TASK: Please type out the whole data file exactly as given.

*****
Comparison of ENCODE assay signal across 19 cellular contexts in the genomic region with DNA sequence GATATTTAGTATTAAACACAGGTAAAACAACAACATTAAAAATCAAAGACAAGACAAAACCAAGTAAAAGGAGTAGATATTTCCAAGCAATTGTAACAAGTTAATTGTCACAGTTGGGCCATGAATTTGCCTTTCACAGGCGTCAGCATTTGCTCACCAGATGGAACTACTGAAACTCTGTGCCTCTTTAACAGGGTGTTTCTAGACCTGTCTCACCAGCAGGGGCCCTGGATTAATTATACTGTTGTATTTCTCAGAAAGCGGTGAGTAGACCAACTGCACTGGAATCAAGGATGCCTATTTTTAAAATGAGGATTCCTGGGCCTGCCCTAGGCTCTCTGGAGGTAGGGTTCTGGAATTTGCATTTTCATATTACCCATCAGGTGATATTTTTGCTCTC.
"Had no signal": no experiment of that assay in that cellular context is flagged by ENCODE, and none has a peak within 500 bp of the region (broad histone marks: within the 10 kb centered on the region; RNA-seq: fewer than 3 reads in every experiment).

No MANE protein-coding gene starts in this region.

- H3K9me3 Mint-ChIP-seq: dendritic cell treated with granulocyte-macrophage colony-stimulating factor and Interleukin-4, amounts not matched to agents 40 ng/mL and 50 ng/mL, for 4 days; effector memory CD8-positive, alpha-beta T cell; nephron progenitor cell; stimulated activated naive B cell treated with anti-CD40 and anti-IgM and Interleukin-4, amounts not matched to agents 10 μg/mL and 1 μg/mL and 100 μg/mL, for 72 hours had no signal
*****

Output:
Comparison of ENCODE assay signal across 19 cellular contexts in the genomic region with DNA sequence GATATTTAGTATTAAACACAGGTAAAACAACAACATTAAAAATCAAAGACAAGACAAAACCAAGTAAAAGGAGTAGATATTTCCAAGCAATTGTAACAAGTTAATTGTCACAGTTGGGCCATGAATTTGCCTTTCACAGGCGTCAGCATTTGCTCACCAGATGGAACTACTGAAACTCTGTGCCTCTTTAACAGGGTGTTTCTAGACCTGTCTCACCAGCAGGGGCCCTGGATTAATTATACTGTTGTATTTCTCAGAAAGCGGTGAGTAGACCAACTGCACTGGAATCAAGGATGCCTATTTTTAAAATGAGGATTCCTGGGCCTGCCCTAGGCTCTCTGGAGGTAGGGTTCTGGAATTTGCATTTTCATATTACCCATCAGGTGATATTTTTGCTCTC.
"Had no signal": no experiment of that assay in that cellular context is flagged by ENCODE, and none has a peak within 500 bp of the region (broad histone marks: within the 10 kb centered on the region; RNA-seq: fewer than 3 reads in every experiment).

No MANE protein-coding gene starts in this region.

- H3K9me3 Mint-ChIP-seq: dendritic cell treated with granulocyte-macrophage colony-stimulating factor and Interleukin-4, amounts not matched to agents 40 ng/mL and 50 ng/mL, for 4 days; effector memory CD8-positive, alpha-beta T cell; nephron progenitor cell; stimulated activated naive B cell treated with anti-CD40 and anti-IgM and Interleukin-4, amounts not matched to agents 10 μg/mL and 1 μg/mL and 100 μg/mL, for 72 hours had no signal